Here is a quite touching photo of John McCain at the Western Wall which provokes some reflection about where our presidents or future presidents should go and the symbolism created by their mere physical presence. McCain is telling his American and international audience that there is where he stands and will stand as president.
Throughout the early part of what for him is already a general election campaign, McCain’s goal continues to be to explain the very stark contrast between him and his Democratic opponents on how they see the world and how they envision America’s obligations. The dichotomy he would like us to see is this: he is a man who knows who are friends are, understands the stakes if we do not take our responsibilities seriously and refuses to play to the polls; his opponents, he contends, to varying degrees (either due to lack of political courage or lack of clear-sightedness) refuse to fess up with the American people about the stakes in Iraq and the type of adversaries we face around the world.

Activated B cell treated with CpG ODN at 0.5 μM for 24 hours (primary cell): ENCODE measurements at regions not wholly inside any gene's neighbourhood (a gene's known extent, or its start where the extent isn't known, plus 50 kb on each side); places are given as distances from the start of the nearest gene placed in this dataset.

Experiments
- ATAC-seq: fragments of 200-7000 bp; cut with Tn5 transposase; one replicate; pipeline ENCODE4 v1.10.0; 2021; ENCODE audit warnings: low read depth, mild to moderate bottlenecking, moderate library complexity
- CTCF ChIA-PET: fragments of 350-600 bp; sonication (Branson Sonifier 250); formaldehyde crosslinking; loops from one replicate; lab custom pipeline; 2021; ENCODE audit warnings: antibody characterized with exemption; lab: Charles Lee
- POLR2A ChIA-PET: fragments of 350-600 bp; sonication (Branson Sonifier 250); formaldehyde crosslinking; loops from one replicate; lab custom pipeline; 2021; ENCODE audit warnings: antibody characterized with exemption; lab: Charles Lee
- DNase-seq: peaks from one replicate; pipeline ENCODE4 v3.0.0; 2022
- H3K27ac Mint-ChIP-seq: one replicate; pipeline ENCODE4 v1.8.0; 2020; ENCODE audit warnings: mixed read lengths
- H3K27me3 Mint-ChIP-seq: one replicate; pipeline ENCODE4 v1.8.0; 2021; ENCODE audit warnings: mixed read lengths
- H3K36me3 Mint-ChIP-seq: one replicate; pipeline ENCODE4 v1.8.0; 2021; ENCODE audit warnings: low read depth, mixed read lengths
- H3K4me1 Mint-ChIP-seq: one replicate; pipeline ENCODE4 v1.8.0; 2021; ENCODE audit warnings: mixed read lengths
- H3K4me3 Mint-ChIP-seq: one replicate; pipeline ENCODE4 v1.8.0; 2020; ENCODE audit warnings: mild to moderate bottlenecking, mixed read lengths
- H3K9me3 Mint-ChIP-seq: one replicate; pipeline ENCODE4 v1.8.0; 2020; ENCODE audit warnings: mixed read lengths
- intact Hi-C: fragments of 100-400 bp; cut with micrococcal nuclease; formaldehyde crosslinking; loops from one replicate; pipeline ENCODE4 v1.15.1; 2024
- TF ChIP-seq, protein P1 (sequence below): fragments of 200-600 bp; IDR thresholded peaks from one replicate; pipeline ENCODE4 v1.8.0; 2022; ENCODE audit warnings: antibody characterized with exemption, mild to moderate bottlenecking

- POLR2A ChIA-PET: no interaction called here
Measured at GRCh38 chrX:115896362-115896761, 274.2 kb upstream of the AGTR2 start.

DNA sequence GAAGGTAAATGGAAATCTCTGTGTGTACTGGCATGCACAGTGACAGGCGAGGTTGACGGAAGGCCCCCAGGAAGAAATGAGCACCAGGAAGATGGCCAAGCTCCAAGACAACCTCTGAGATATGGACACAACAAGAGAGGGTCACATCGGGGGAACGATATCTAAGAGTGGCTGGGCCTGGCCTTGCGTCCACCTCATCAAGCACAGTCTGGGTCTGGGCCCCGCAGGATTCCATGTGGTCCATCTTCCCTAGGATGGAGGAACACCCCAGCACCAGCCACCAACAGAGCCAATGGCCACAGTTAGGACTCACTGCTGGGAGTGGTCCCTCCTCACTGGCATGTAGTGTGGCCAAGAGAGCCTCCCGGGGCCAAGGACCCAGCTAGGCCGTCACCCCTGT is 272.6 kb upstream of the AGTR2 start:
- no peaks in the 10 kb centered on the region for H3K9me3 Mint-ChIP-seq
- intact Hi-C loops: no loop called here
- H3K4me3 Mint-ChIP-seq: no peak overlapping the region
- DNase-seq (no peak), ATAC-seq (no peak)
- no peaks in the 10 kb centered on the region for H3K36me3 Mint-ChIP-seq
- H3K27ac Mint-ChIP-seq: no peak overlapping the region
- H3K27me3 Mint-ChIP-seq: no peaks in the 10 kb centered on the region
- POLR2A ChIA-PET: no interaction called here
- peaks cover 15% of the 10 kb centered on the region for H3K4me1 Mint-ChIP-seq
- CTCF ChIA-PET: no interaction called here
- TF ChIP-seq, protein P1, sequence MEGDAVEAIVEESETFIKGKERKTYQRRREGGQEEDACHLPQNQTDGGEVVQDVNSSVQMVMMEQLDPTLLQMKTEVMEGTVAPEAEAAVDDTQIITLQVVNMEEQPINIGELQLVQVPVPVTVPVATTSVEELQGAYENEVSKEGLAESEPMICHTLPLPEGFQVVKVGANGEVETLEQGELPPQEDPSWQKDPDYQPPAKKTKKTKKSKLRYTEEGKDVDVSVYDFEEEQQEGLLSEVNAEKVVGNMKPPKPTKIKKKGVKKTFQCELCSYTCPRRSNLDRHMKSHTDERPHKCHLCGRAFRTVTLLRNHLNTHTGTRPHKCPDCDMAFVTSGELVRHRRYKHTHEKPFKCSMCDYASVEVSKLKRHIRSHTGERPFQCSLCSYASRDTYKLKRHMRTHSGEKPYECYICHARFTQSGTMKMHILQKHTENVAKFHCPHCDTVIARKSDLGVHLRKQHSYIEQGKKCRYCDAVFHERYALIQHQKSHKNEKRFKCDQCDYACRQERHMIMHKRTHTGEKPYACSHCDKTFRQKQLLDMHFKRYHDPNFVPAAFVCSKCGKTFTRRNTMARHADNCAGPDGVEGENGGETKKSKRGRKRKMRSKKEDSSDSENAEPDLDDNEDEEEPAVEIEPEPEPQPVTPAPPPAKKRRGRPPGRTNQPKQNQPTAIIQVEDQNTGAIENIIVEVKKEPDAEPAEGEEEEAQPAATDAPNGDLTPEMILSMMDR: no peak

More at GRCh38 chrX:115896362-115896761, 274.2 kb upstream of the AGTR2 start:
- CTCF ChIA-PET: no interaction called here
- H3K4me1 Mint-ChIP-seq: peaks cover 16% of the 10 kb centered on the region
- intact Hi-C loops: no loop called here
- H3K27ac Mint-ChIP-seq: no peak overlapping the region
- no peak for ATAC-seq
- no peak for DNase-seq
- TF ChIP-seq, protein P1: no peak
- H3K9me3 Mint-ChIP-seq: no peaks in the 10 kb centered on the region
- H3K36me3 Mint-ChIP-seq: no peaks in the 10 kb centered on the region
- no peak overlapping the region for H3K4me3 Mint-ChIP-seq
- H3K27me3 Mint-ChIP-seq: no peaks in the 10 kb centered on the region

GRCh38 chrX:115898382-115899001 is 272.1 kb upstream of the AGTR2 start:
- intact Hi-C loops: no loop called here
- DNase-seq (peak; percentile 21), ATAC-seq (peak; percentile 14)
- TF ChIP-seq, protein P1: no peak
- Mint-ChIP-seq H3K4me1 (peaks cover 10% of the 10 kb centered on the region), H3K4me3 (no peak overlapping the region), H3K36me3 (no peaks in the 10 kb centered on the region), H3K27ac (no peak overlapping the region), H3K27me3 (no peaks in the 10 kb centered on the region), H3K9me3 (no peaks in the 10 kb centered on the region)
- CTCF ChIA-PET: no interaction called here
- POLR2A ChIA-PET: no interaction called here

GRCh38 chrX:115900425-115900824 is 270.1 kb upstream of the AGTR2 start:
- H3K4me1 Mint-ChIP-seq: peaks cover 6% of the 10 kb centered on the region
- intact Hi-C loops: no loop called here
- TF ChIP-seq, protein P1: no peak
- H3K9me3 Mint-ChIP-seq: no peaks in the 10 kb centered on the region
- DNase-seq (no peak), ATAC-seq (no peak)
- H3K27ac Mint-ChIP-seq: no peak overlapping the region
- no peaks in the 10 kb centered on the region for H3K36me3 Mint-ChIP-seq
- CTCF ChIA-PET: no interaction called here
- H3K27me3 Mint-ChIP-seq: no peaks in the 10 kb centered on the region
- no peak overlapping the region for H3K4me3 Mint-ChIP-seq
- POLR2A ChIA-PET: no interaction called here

In contrast, Barack Obama speaks as though the dangers in the world are largely of our making and the “hard” thing is to “talk to our enemies.” For him what matters is to go and be seen by those who despise us.
It is, of course, demonstrably false that it is “hard” to go running off for meetings with Raul Castro and Ahmajinedad. In fact, the media will applaud, the Europeans will swoon and there are legions of academics who will encourage it. What really is hard is to stick by our friends and allies in the face of international pressure (or even when your personal “mentor” is villifying them in public) and see through unpopular commitments.
Where a president chooses to stand, visit and remain (or decline to walk out of) speaks volumes. McCain is hoping voters will come to understand that and agree with his choice of venues.